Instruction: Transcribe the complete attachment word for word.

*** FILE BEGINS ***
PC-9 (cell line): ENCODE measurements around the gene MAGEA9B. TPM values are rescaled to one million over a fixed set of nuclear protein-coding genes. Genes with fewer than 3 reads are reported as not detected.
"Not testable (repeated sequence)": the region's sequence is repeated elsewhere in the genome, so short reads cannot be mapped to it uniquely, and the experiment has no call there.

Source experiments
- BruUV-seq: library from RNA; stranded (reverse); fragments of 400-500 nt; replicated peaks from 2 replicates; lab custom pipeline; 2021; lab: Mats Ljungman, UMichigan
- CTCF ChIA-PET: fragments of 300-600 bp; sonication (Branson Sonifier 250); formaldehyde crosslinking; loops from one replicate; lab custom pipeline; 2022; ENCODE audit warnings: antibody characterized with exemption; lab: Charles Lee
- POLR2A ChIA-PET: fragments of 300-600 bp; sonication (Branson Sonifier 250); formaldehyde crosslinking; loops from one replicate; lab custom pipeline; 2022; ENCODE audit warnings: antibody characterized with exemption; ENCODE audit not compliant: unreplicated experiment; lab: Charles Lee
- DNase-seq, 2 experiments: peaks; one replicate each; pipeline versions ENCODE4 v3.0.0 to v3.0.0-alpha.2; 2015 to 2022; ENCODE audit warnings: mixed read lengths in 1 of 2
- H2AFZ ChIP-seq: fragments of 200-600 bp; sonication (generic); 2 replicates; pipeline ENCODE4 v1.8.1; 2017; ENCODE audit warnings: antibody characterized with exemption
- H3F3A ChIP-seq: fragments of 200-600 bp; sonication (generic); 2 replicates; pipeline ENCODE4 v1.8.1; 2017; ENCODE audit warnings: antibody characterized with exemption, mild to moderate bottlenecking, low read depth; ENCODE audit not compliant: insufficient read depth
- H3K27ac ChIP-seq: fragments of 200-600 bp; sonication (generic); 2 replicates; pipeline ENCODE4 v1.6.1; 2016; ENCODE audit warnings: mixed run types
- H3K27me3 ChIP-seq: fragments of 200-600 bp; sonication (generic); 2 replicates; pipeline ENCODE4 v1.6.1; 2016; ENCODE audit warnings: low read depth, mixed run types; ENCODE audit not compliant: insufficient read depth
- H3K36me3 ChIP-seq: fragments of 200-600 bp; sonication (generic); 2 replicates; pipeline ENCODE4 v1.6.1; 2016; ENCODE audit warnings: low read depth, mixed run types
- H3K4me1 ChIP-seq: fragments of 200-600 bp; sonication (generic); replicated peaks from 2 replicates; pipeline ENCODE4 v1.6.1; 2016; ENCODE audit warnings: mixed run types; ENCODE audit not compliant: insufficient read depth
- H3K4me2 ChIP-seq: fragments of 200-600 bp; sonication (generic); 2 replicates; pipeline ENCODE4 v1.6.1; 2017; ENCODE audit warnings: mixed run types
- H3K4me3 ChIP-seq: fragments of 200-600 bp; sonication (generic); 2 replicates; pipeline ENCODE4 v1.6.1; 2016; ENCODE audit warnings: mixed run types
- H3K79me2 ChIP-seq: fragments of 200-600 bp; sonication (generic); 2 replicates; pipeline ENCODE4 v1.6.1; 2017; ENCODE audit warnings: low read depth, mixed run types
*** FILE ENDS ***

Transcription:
PC-9 (cell line): ENCODE measurements around the gene MAGEA9B. TPM values are rescaled to one million over a fixed set of nuclear protein-coding genes. Genes with fewer than 3 reads are reported as not detected.
"Not testable (repeated sequence)": the region's sequence is repeated elsewhere in the genome, so short reads cannot be mapped to it uniquely, and the experiment has no call there.

Source experiments
- BruUV-seq: library from RNA; stranded (reverse); fragments of 400-500 nt; replicated peaks from 2 replicates; lab custom pipeline; 2021; lab: Mats Ljungman, UMichigan
- CTCF ChIA-PET: fragments of 300-600 bp; sonication (Branson Sonifier 250); formaldehyde crosslinking; loops from one replicate; lab custom pipeline; 2022; ENCODE audit warnings: antibody characterized with exemption; lab: Charles Lee
- POLR2A ChIA-PET: fragments of 300-600 bp; sonication (Branson Sonifier 250); formaldehyde crosslinking; loops from one replicate; lab custom pipeline; 2022; ENCODE audit warnings: antibody characterized with exemption; ENCODE audit not compliant: unreplicated experiment; lab: Charles Lee
- DNase-seq, 2 experiments: peaks; one replicate each; pipeline versions ENCODE4 v3.0.0 to v3.0.0-alpha.2; 2015 to 2022; ENCODE audit warnings: mixed read lengths in 1 of 2
- H2AFZ ChIP-seq: fragments of 200-600 bp; sonication (generic); 2 replicates; pipeline ENCODE4 v1.8.1; 2017; ENCODE audit warnings: antibody characterized with exemption
- H3F3A ChIP-seq: fragments of 200-600 bp; sonication (generic); 2 replicates; pipeline ENCODE4 v1.8.1; 2017; ENCODE audit warnings: antibody characterized with exemption, mild to moderate bottlenecking, low read depth; ENCODE audit not compliant: insufficient read depth
- H3K27ac ChIP-seq: fragments of 200-600 bp; sonication (generic); 2 replicates; pipeline ENCODE4 v1.6.1; 2016; ENCODE audit warnings: mixed run types
- H3K27me3 ChIP-seq: fragments of 200-600 bp; sonication (generic); 2 replicates; pipeline ENCODE4 v1.6.1; 2016; ENCODE audit warnings: low read depth, mixed run types; ENCODE audit not compliant: insufficient read depth
- H3K36me3 ChIP-seq: fragments of 200-600 bp; sonication (generic); 2 replicates; pipeline ENCODE4 v1.6.1; 2016; ENCODE audit warnings: low read depth, mixed run types
- H3K4me1 ChIP-seq: fragments of 200-600 bp; sonication (generic); replicated peaks from 2 replicates; pipeline ENCODE4 v1.6.1; 2016; ENCODE audit warnings: mixed run types; ENCODE audit not compliant: insufficient read depth
- H3K4me2 ChIP-seq: fragments of 200-600 bp; sonication (generic); 2 replicates; pipeline ENCODE4 v1.6.1; 2017; ENCODE audit warnings: mixed run types
- H3K4me3 ChIP-seq: fragments of 200-600 bp; sonication (generic); 2 replicates; pipeline ENCODE4 v1.6.1; 2016; ENCODE audit warnings: mixed run types
- H3K79me2 ChIP-seq: fragments of 200-600 bp; sonication (generic); 2 replicates; pipeline ENCODE4 v1.6.1; 2017; ENCODE audit warnings: low read depth, mixed run types